flying solo

flying_solo

As much as I enjoy playing with other musicians, there are drawbacks. With them I am obliged to stick to material they are familiar with. Either that, or in the absence of rehearsal time, with standard, predictable structures….12 bar blues, etc. There is a lot of detail that gets lost when a song is performed on the fly. Quite often it is this detail that makes the difference between just another song and something unique.

Also, it is important all the players are happy, or the results wont be either. So compromises prevail.

Playing on my own, I am free to play what I like, and concentrate on my performance. I have no trouble hearing my voice or my instrument, and I can adjust the tempo, the key, or the arrangement to suit the moment.

It is also more of a challenge. A song is reduced to its elemental parts. The intimate, evolving relationship between voice and guitar stands or falls on its own merits, without props. Fluffed notes have nowhere to hide.

Last night I played a gig at a small pub, my first solo gig in several weeks. The weather turned damp and uninviting by early evening, so there were not many people there. However, with the help of those who were, I had a great time.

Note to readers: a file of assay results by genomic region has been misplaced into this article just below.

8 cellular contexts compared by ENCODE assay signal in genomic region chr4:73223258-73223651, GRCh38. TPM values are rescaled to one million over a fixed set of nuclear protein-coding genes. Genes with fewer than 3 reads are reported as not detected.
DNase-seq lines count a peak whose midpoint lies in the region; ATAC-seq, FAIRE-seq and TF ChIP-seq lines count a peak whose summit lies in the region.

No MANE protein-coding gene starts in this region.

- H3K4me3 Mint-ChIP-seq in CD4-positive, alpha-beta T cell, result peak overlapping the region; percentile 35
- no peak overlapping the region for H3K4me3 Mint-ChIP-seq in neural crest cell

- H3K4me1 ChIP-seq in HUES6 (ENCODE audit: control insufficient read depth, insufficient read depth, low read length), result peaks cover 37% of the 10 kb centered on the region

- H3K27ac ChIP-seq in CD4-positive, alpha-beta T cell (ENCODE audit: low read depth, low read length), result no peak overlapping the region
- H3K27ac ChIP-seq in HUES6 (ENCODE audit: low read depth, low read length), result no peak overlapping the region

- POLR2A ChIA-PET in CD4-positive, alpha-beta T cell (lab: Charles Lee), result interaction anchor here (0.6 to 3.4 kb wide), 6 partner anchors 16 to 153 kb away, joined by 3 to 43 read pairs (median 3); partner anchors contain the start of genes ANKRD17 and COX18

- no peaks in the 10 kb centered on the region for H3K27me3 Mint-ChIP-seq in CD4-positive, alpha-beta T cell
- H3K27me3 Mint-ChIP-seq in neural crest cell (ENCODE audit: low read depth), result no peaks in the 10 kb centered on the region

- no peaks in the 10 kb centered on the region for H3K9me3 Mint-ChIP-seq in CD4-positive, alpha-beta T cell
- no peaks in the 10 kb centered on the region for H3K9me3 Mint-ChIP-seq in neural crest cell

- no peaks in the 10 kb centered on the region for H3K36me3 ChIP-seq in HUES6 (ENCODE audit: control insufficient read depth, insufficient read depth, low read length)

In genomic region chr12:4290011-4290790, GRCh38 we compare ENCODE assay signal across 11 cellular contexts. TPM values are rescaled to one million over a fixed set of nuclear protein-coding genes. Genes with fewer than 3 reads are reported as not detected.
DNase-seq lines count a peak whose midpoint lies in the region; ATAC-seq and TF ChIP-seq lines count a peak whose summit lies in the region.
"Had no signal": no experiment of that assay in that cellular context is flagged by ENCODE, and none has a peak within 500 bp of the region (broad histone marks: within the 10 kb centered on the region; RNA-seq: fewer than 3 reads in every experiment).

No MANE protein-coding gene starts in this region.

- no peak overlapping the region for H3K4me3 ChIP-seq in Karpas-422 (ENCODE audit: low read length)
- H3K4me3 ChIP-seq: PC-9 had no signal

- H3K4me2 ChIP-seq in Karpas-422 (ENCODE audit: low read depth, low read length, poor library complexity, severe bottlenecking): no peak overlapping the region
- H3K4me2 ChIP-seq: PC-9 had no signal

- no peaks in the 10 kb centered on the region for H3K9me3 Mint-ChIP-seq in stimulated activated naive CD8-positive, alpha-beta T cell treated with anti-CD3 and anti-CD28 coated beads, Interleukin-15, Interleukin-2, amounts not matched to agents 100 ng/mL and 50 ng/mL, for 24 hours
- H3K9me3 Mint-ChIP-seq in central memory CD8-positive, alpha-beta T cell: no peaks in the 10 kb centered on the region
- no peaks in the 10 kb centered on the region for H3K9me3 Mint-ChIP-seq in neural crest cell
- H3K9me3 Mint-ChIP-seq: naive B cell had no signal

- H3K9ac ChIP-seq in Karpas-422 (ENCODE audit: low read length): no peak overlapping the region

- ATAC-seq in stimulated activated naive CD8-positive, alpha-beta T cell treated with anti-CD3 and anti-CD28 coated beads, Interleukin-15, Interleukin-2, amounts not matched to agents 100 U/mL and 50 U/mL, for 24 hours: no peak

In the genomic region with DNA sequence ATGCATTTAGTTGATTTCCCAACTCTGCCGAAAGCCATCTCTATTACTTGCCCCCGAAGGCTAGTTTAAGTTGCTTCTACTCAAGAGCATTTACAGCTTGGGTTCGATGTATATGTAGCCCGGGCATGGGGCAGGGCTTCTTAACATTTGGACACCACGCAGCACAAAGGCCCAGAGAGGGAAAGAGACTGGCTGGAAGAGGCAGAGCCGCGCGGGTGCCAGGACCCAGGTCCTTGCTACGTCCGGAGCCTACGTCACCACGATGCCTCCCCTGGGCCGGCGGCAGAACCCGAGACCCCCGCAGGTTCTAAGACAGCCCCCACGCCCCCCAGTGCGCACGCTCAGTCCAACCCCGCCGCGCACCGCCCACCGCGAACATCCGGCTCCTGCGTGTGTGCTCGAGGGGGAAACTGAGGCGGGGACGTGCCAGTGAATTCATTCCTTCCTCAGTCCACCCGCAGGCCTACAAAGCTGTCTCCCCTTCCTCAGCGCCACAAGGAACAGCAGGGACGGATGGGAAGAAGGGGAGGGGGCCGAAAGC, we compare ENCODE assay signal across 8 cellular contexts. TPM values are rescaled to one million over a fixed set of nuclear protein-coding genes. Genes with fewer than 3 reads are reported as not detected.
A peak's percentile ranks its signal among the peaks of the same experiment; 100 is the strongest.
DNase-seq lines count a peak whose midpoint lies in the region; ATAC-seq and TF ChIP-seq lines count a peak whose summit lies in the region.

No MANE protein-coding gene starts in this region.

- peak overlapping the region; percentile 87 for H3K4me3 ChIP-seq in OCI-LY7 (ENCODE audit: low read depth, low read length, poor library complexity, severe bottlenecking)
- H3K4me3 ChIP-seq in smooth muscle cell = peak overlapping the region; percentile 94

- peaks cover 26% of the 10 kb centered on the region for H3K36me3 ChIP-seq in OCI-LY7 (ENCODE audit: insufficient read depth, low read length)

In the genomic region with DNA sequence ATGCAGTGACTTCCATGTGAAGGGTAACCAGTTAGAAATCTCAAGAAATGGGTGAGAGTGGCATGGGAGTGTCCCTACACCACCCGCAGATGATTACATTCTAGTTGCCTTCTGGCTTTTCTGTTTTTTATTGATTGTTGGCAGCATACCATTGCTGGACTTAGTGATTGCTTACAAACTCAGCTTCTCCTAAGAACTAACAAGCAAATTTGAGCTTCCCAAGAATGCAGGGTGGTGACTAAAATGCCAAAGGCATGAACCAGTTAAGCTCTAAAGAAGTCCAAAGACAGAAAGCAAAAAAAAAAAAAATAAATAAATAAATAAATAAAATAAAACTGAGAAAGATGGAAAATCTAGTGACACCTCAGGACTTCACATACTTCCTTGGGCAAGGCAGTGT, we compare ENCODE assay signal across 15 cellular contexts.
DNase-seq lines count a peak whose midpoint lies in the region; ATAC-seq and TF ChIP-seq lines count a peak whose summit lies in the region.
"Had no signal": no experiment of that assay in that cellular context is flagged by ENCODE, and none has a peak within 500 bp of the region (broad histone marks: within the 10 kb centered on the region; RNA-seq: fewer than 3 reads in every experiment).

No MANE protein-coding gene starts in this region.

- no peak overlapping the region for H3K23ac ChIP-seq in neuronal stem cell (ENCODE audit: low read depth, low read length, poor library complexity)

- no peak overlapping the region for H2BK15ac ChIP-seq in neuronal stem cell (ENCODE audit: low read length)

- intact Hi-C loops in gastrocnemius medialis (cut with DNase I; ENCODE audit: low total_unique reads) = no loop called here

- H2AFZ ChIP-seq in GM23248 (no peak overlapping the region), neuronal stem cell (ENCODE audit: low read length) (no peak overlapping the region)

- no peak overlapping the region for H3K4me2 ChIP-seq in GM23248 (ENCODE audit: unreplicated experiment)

Playing in a pub is far from a concert situation. One cant expect rapt attention, and you are certainly not the only one making a noise. Your sublime performance may well be met with supreme indifference. When you are noticed, it owes as much to whether someone’s companion has gone to the toilet, as it does to your magnificence. Generally though, as the drinks are drained and refilled, your efforts will be recognised at least some of the time.

I began by explaining to the small gathering how grateful I was they had made it, despite the rain. No further effort was required of them, other than enjoying their drinks and conversation. I would be providing a soundtrack for the evening which I hoped would help the drinks go down.

They turned out to be a most appreciative audience. They listened as they spoke to each other, tapped their feet, nodded along, and applauded at the end of each song. I played one song after another that I felt like singing, and enjoyed every one of them. Coins found their way into the tip jar, the evening ended, and we all went home glowing with contentment.

Show business? Hardly. Just music, alive and well, taking its place alongside life’s many pleasures. Which works just fine for me.

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